Monday, October 7, 2013

What the Smuttynose Rockfest Marathon Taught Me

On Sunday I crossed the line at the Smuttynose Rockfest Marathon in 3:13:21. This was good enough for 41st place, out of a field of about 940, and only 19 seconds off my marathon PR. Overall I am pretty darn pleased. Even with a good race, though, there are lessons to be learned.

As usual, I went out too fast. I passed the first mile in roughly 6:55 and the second in roughly 13:55. “(Expletive),” I said both times. (The start was so quick in part because Smuttynose Rockfest, taking advantage of the fact that it’s 2013 and all races are timed electronically, started the race in waves of waves. Folks were first grouped by pace and then send off in smaller waves every minute or so. By the time I reached the mat at the official start, I was already jogging, the group around me was small, and no one was in the way. As far as race starts go, this was one of the most efficient and sensible that I’ve ever seen.)

Then I looked around. It was a cool, cloudy and dreary day, the kind of day only a runner could love. The course was flat. My training hadn’t been perfect, but I’d done three 20 milers, all of them slogs on hot, humid August and September Sundays in New England, and I’d hit my targets in just about all of my speed workouts and tempo runs. “If not now,” I thought, looking back at my watch, “When?”

I maintained that unnecessarily fast 7-minute pace for 12 more miles. I briefly entertained thoughts of breaking 3:05 and qualifying for Boston. By the 15-mile mark, though, I’d regressed to 7:15 pace, and before long it was 7:30 and then 7:45. My last few miles exceeded 8 minutes, in large part due to an uncooperative left quad.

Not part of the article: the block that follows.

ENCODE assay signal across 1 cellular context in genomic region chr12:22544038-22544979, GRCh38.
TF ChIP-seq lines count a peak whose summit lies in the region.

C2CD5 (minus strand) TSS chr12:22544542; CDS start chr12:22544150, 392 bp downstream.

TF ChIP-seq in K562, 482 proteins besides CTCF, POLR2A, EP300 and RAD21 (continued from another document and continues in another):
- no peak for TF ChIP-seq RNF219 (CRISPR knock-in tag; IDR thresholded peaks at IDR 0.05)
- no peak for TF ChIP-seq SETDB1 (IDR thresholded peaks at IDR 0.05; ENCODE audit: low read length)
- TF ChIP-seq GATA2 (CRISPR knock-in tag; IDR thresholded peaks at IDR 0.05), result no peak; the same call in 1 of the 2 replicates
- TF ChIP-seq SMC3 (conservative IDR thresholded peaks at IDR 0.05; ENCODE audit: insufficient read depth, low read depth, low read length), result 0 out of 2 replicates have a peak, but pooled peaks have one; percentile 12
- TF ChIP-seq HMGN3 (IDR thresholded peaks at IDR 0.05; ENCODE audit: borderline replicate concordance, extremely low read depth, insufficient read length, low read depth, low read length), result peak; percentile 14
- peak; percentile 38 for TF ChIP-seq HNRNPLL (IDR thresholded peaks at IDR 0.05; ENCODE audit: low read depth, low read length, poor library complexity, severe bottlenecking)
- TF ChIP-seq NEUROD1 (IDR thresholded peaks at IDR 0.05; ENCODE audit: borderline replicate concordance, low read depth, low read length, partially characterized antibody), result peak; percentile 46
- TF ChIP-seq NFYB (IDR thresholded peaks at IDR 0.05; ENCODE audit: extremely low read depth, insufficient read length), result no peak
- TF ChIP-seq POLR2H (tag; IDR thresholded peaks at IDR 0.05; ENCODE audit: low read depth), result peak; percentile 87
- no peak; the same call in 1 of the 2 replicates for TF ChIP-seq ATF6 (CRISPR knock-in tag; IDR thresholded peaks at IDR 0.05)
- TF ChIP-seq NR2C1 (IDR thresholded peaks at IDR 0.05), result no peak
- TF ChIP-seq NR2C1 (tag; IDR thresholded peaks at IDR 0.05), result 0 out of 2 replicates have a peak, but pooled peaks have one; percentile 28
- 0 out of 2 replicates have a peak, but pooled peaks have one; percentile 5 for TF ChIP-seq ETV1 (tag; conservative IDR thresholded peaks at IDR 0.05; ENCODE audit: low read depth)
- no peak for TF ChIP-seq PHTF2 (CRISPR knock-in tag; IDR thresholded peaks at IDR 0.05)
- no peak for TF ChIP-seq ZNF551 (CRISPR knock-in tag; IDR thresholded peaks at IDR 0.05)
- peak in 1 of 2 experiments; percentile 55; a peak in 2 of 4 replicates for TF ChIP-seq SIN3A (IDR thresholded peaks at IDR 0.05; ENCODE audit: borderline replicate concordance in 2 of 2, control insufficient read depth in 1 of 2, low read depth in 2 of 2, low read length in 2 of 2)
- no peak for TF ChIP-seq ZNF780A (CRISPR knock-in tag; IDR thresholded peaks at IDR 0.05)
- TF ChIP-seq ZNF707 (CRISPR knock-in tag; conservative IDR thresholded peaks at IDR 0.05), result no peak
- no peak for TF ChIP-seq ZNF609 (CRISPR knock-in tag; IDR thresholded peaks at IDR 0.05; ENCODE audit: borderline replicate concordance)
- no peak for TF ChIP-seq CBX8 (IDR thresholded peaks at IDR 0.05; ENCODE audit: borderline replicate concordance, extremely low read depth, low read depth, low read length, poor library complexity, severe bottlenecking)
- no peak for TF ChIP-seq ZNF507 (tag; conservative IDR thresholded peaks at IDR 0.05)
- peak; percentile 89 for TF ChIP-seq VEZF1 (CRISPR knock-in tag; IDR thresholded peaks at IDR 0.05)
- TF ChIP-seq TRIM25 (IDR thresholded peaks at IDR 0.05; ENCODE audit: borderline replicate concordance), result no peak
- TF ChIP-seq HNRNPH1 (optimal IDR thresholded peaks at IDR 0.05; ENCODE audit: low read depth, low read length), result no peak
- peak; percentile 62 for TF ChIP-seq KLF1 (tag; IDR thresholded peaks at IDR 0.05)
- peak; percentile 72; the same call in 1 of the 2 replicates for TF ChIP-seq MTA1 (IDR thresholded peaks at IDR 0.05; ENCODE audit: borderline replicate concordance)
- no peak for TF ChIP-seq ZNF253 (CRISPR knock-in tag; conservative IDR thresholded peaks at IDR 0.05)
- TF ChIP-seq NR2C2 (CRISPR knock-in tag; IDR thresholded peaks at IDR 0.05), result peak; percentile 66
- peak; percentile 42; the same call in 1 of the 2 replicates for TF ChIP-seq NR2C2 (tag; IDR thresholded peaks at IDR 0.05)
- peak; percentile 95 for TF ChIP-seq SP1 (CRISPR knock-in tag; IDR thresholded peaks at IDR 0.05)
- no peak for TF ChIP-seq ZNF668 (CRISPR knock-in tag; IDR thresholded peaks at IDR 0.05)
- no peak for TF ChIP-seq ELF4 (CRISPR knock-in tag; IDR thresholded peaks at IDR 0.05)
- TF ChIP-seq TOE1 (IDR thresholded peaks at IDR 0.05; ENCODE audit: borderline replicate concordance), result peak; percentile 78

Overall, I ran a 7:22 pace. For months, I’d trained with the intention of running at a 7:15 pace, only to decide less than 14 minutes into my marathon to throw caution (and logic) to the wind and go faster. I didn’t necessarily hit a wall -- I never needed to walk, and even in my last two miles I was moving at a decent clip -- but I still slowed down.

Theoretically, if I’d stuck to the plan, and run 7:15 pace, I’d have finished around the 3:10 mark and PR’d by about three minutes. But I don’t regret starting too fast. Not at all.

Why? I went through the half around 1:32 -- still on pace for an admittedly unrealistic but not impossible BQ. That boosted my confidence. After an occasionally sporadic few months of training, flying through the first 13.1 miles like I did, and feeling good to boot, encouraged me to keep pushing. At a 7:15 pace, I’d have hit the half in 1:35 -- still great, still fast, but, in a way, routine.

Put another way, I took a chance. Yes, you could say it didn’t work. Look at the official results. A few folks who finished ahead of me were behind me at the half. They got stronger as I weakened. To use a phrase, I tried to run with the big boys, and I couldn’t.

You know what? That’s OK. My goal going into the Smuttynose Rockfest Marathon was to beat my marathon time from 2001. I beat that time (3:22:45) handily. A PR was a “stretch” goal, something I only anticipated if the conditions were perfect. (They weren’t; it was cool, yes, but it was also windy and rainy, especially when we ran by the beach.)

Crucially, the experience taught me a few things.
  • I need to pace myself better. I knew this already, sure, but this weekend’s race further emphasized the point.
  • I’m stronger than I give myself credit for. Back in 2001 -- my first marathon -- I went through the half around 1:32, too, but I fell apart shortly thereafter. This time, I didn’t fall apart as badly. I credit smart, largely successful training.
  • I might need new shoes. My hips have hurt on my previous long runs and started to hurt in the second half of this race. I haven’t worried about it, as the pain’s present only when I’m moving and goes away after a couple days, but after a Twitter conversation Sunday night, I’m thinking it might be time for a gait analysis.
  • Last year’s bonk, the worst race of my life, is behind me.
  • Most of all, I know I can do better. If I maintained 7-minute miles for more than half of a marathon and didn’t collapse in a heap along the course somewhere, surely I can push myself further. If I strengthen my hips, or get shoes that correct my pronation, or both, surely I can push myself further.
Could I have run better? Yes. Could I have run worse? Yes -- much worse. Right now, I’m celebrating the fact that I just ran the second-fastest marathon of my life, but I’m also using the experience to find a way to make my 10th marathon the fastest one yet.

The best thing about running, after all, is that there's always another challenge to face, another goal to set and another race to run.